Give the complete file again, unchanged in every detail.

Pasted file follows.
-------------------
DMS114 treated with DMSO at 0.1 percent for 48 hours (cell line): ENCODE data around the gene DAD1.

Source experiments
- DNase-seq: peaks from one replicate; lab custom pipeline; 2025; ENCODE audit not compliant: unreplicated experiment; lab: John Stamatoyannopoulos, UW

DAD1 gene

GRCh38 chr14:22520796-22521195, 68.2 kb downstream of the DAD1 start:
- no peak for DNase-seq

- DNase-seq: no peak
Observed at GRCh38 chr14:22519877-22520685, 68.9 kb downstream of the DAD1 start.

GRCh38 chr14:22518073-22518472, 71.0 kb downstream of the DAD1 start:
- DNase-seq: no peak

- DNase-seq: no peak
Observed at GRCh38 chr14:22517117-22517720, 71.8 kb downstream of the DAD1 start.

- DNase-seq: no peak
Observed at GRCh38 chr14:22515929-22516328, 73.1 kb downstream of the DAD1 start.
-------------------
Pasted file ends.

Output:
DMS114 treated with DMSO at 0.1 percent for 48 hours (cell line): ENCODE data around the gene DAD1.

Source experiments
- DNase-seq: peaks from one replicate; lab custom pipeline; 2025; ENCODE audit not compliant: unreplicated experiment; lab: John Stamatoyannopoulos, UW

DAD1 gene

GRCh38 chr14:22520796-22521195, 68.2 kb downstream of the DAD1 start:
- no peak for DNase-seq

- DNase-seq: no peak
Observed at GRCh38 chr14:22519877-22520685, 68.9 kb downstream of the DAD1 start.

GRCh38 chr14:22518073-22518472, 71.0 kb downstream of the DAD1 start:
- DNase-seq: no peak

- DNase-seq: no peak
Observed at GRCh38 chr14:22517117-22517720, 71.8 kb downstream of the DAD1 start.

- DNase-seq: no peak
Observed at GRCh38 chr14:22515929-22516328, 73.1 kb downstream of the DAD1 start.